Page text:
Author's School

Graduate School of Arts & Sciences

Author's Department/Program

Political Science


English (en)

Date of Award

January 2009

Degree Type


Degree Name

Doctor of Philosophy (PhD)

Chair and Committee

James Spriggs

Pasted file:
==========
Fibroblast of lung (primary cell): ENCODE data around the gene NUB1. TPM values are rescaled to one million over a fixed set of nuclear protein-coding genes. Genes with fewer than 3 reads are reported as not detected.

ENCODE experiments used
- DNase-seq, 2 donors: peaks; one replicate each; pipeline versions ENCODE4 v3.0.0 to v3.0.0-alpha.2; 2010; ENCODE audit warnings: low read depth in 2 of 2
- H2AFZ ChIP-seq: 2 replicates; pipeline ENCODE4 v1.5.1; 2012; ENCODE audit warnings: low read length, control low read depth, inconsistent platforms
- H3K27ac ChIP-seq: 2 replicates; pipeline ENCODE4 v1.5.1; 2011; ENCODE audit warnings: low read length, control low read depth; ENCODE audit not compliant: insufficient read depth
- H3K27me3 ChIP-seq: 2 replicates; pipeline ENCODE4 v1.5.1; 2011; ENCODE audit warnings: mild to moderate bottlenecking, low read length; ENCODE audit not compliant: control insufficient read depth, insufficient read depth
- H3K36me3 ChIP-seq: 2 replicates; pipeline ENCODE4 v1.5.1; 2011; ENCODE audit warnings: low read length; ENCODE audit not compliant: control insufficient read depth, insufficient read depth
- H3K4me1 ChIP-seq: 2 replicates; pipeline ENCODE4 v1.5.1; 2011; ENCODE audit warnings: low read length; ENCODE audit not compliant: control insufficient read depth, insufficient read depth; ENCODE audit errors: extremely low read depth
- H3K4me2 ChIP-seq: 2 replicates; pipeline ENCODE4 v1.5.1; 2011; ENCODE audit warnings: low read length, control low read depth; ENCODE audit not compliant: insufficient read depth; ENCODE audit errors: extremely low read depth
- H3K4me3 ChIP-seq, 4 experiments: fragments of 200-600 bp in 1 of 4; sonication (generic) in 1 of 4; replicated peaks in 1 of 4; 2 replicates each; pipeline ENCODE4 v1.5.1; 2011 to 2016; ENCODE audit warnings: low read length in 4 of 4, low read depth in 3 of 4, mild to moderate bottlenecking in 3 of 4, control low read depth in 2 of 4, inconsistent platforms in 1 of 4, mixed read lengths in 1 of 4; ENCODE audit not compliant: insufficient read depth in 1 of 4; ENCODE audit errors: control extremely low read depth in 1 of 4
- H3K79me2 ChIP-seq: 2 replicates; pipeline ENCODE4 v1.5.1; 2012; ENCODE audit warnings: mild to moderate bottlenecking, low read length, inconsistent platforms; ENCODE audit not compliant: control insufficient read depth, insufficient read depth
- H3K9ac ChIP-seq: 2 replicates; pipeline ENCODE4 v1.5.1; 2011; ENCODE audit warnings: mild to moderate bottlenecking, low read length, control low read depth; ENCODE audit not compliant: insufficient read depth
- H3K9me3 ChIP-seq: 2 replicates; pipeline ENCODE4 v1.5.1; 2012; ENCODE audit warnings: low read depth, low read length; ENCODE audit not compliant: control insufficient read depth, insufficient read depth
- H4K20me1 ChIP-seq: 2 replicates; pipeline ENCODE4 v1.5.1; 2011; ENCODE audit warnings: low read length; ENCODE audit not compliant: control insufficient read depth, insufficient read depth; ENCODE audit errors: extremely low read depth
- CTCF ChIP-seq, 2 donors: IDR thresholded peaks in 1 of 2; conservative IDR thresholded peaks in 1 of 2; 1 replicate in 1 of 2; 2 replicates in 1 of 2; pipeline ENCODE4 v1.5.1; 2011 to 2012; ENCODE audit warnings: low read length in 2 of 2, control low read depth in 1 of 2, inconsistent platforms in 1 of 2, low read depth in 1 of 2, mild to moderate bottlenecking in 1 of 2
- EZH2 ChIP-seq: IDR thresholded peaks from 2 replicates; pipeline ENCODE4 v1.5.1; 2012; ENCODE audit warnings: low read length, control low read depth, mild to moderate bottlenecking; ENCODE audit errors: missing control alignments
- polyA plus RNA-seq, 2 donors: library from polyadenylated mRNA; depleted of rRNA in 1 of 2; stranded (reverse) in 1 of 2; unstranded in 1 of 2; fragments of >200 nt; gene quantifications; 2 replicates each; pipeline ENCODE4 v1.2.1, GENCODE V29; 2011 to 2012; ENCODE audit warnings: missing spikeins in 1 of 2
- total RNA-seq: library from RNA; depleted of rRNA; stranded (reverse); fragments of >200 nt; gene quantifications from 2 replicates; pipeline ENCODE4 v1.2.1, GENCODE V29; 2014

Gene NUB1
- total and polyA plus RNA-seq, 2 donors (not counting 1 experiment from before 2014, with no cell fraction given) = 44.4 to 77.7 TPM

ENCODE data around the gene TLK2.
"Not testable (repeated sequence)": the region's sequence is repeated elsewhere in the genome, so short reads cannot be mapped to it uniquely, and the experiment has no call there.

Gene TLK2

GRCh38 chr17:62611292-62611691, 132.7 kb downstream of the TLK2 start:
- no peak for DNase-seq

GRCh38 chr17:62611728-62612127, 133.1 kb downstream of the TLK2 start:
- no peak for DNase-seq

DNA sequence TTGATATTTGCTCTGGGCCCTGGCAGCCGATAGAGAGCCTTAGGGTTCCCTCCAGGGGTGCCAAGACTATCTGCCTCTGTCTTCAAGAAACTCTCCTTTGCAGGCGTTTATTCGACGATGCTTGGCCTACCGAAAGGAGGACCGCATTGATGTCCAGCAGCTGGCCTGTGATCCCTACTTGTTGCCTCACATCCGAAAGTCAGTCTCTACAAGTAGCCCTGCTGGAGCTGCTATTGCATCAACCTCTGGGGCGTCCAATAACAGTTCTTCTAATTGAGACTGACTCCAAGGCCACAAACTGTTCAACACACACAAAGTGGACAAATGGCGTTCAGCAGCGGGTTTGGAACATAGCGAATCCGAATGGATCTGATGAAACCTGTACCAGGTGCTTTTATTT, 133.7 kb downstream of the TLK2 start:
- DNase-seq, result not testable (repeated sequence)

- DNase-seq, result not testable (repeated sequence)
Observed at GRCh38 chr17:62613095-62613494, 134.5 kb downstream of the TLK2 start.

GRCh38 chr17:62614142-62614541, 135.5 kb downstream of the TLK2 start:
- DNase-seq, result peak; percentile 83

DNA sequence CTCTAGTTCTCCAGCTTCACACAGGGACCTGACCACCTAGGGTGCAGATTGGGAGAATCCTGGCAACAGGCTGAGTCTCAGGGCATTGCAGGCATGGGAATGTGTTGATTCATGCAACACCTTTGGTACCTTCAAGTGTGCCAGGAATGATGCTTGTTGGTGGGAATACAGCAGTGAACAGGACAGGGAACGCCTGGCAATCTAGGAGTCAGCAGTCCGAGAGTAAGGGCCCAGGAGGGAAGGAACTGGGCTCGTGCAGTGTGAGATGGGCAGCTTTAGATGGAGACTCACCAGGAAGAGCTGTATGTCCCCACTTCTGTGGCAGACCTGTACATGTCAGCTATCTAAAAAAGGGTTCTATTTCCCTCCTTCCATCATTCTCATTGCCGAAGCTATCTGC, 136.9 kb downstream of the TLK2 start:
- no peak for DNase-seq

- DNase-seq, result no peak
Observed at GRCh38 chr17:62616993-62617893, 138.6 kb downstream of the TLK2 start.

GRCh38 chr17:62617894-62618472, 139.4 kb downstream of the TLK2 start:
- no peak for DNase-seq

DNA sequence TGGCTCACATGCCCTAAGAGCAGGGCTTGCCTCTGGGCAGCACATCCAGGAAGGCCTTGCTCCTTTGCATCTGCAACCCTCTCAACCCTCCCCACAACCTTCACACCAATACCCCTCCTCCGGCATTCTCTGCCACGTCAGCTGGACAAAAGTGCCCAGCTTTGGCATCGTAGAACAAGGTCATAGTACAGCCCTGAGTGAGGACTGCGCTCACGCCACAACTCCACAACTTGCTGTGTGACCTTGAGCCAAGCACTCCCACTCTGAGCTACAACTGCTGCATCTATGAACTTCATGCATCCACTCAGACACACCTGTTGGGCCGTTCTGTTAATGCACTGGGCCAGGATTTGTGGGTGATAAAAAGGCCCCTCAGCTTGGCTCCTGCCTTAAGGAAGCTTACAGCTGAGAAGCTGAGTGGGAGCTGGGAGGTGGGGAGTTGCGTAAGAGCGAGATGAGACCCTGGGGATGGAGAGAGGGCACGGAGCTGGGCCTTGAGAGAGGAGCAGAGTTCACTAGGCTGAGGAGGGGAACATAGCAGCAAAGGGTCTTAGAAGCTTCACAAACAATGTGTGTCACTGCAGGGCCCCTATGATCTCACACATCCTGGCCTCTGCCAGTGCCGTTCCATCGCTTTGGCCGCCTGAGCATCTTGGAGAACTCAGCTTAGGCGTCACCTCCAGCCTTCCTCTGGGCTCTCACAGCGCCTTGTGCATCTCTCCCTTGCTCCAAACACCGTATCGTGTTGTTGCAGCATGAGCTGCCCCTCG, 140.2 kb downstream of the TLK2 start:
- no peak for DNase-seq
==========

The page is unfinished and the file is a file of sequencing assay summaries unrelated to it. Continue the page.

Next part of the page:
Forty years ago C. Herman Prichett: 1969) observed that "[P]olitical scientists who have done so much to put the `political' in `political jurisprudence' need to emphasize that it is still `jurisprudence.'" In this dissertation project I seek to help correct this imbalance by providing three fresh approaches to understanding how legal factors influence the choices judges and justices make. Essay 1 focuses on the U.S. Supreme Court's agenda setting decisions. Drawing from the archival papers of Justice Harry A. Blackmun, I analyze the extent to which considerations such as legal conflict among the circuit courts motivate justices to deviate from casting a policy-based agenda setting vote. Essay 2 focuses on the opinion writing process on the U.S. Courts of Appeals. In particular, I ask what factors lead judges on the circuit courts to cite some legally relevant previous opinions while omitting others? Finally, Essay 3, which also examines circuit court opinion writing, explores the determinants of how judges choose to positively or negatively interpret relevant previous decisions in a given issue area. In sum, this pro ject seeks to provide an important contribution to our substantive understanding of the U.S. Supreme Court and the circuit courts while simultaneously attempting to demonstrate that both legal and policy considerations influence judicial decision making.


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